On September 29, 2006, the nursing home industry and the Centers for Medicare & Medicaid Services (CMS) will unveil a “new” quality campaign, Advancing Excellence for America’s Nursing Home Residents.  Unfortunately, the campaign is not new; it repeats the industry’s same, but unfulfilled, promise to improve care for residents.  Most troubling, the campaign presents itself as a different way for the public to evaluate the care provided by nursing facilities.  As an alternative to the public regulatory system’s unannounced surveys, citation of deficiencies, and enforcement actions, which are publicly disclosed, the campaign sets out a voluntary and secret system of goals and targets and promises less than federal law currently requires.


The two-year “voluntary” campaign has eight goals, with participating facilities selecting at least three:


  1. Reduction in high risk pressure ulcers

  2. Reduction in the use of daily physical restraints

  3. Improvement in pain management  in long-stay residents

  4. Improvement in pain management in short-stay (post-acute) residents

  5. Setting individualized quality improvement targets

  6. Regularly assessing resident and/or family satisfaction and incorporating this information in their quality improvement activities

  7. Regularly measuring staff turnover and working to reduce turnover rates

  8. Adoption of consistent assignment whereby residents are regularly cared for by the same caregiver[1]


Although the goals may seem laudable, the campaign is actually a step backwards in efforts to improve quality of care and quality of life for nursing home residents.


The campaign’s four clinical goals (listed as goals 1-4, above) and one quasi-clinical goal (goal 5, above) set a standard of care that is lower than the standard of care mandated by the federal Nursing Home Reform Law, and thus undermine compliance with federal law.[2]


While the Nursing Home Reform Law (1987) sets high standards of care for nursing homes that receive Medicare reimbursement or Medicaid reimbursement, or both, and requires facilities to provide care and services to attain or maintain each resident’s “highest practicable physical, mental, and psycho-social well-being,”[3] the campaign implicitly accepts non-compliance by condoning lower performance goals.  For example, federal regulations addressing pressure ulcers state


(1) A resident who enters the facility without pressure sores does not develop pressure sores unless the individual’s clinical condition demonstrates that they were unavoidable; and

(2) A resident having pressure sores receives necessary treatment and services to promote healing, prevent infection and prevent new sores from developing.[4]


In sharp contrast to the protection for each resident that has been mandated by federal law since 1990, the Campaign sets four different, and considerably lower, “objectives” for the goal of preventing and minimizing pressure ulcers for residents as a group:


a) The national average for high risk pressure ulcers is below 10%.

b) 30% of nursing homes will regularly report rates of high risk pressure ulcers below 6%.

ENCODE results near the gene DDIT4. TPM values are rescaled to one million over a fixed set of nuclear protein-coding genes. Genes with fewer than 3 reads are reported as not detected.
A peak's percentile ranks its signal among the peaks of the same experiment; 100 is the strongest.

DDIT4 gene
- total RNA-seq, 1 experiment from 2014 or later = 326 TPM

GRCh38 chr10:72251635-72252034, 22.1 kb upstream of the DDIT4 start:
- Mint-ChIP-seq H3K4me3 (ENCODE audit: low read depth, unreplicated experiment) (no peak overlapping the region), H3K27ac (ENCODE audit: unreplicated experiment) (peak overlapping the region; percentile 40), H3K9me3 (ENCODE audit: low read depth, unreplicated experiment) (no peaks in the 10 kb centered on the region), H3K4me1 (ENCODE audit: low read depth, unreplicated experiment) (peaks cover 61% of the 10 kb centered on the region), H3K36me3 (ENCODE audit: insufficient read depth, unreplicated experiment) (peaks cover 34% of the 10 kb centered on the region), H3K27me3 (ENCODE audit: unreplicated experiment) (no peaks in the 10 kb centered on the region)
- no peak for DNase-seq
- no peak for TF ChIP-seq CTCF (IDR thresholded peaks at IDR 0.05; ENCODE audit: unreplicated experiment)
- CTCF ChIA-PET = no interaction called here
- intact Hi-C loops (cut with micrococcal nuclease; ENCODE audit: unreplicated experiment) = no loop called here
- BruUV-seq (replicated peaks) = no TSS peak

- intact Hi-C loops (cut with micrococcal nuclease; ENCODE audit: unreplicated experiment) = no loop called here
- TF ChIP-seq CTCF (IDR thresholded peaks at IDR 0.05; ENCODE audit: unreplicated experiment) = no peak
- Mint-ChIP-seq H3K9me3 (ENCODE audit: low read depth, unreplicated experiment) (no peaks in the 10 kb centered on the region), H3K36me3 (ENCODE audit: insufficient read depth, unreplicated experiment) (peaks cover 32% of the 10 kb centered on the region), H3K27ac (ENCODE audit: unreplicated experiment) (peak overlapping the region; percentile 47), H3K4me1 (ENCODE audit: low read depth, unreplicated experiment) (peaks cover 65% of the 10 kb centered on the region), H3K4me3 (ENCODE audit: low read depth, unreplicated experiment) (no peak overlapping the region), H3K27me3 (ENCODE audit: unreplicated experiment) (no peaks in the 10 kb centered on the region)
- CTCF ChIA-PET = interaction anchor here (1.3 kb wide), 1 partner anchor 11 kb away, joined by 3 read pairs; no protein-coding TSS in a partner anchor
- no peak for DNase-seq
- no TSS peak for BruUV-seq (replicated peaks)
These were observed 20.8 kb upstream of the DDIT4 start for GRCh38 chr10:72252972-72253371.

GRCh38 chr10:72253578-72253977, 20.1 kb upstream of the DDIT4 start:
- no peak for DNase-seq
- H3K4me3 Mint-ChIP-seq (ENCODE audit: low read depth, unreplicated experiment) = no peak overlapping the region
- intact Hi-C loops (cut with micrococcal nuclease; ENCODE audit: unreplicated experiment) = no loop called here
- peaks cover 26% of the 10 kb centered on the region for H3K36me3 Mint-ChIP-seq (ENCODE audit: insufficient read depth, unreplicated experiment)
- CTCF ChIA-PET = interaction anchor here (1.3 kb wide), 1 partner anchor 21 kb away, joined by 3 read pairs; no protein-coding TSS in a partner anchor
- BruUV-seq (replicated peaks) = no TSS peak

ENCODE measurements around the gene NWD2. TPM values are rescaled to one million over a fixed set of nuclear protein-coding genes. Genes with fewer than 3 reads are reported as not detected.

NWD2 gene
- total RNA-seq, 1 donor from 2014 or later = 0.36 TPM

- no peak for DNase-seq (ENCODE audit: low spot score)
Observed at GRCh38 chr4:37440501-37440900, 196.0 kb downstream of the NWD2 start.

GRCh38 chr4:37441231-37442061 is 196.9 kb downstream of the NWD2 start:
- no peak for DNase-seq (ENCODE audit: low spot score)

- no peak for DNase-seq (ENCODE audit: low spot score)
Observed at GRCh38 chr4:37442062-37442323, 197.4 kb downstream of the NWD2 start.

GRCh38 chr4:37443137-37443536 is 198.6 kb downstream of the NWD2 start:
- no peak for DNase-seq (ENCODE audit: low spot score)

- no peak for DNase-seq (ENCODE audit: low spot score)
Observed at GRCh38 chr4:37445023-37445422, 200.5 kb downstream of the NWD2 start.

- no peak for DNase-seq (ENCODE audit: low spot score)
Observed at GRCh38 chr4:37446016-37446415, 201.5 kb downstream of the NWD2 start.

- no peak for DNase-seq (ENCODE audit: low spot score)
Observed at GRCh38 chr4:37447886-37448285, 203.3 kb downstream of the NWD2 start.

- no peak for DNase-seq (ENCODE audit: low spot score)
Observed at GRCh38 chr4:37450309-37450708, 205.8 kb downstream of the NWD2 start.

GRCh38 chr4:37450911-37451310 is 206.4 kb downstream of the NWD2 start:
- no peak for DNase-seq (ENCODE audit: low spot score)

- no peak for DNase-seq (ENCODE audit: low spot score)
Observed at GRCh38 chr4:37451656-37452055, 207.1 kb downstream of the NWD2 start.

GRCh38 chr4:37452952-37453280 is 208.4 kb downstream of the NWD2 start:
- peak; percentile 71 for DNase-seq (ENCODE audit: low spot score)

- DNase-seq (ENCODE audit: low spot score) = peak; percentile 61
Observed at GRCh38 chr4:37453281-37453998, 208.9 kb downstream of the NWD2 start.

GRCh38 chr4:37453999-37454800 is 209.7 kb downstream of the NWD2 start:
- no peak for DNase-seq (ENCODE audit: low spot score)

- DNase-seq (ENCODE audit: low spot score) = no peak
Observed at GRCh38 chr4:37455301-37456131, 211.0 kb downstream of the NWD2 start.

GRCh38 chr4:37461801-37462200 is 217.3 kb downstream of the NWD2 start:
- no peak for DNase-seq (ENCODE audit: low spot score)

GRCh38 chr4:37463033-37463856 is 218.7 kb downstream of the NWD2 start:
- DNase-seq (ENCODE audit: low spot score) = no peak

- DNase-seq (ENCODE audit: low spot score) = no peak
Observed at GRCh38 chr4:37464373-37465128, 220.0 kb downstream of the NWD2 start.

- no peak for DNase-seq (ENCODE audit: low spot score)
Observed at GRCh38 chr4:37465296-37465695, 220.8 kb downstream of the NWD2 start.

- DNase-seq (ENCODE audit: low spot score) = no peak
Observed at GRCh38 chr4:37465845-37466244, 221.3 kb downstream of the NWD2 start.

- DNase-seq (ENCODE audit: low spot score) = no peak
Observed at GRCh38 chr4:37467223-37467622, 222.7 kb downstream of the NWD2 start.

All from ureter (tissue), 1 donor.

c) No nursing home will a report [sic] rate of high risk pressure ulcers that exceeds 24%.

d) Compared to June 2006, approximately 50,000 fewer residents will have pressure ulcers.[5]


These objectives not only contradict the standard of the Reform Law; they also condone higher percentages of noncompliance with federal law than currently reported by nursing facilities.     On CMS’s website Nursing Home Compare, the national average of high risk residents with pressure sores is reported as 13%, the national average of low risk residents, 2%.


The fifth quasi-clinical measure, “Setting individualized quality improvement targets,” (goal 5, above) addresses the same four clinical factors (goals 1-4, above), but is both less prescriptive and totally secret.  This measure involves using the Nursing Home STAR Site (Setting Targets – Achieving Results).[6]  STAR allows facilities to define their own goals for improving performance in four clinical areas: physical restraints, high risk pressure ulcers, depression, and chronic care pain.  Facilities select individual targets solely for their “internal use;” they are not evaluated on whether they actually achieve their targets.  Moreover, whether facilities achieve their goals is not disclosed to survey agencies or to the public.  In fact, the STAR website promises complete confidentiality to facilities.[7]


No facility-specific data, other than the quality measures reported on Nursing Home Compare, will be publicly disclosed; only aggregate data results will be posted on the campaign website.[8]


The measures of quality that the campaign will use, particularly the pain measures, are not valid indicators of high quality care.


Resident assessment data reported by nursing facilities, but not audited by any government agency, are now posted by CMS on the website Nursing Home Compare as “quality measures.”  Considerable evidence questions the validity of these measures, especially the pain measure, as true indicators of quality:


  1. CMS’s recently-announced quality-based purchasing demonstration (formerly called pay-for-performance) will not use either of the publicly-reported pain measures “because of concerns about differences across nursing homes in how they assess pain.”[9]

  2. Independent researchers recognize that the prevalence of resident pain is generally understood to be 45-80%; many times greater than the percentages now publicly reported by facilities.  Independent studies found that more than half the residents who reported pain to the researchers had “nurse-assessed pain scores of zero during the preceding month.”[10]  

  3. A CMS-sponsored project, Data Assessment and Verification (DAVE), designed to help facilities conduct more accurate resident assessments, found that facilities had the highest discrepancy rates in their assessments of medications and pain.[11]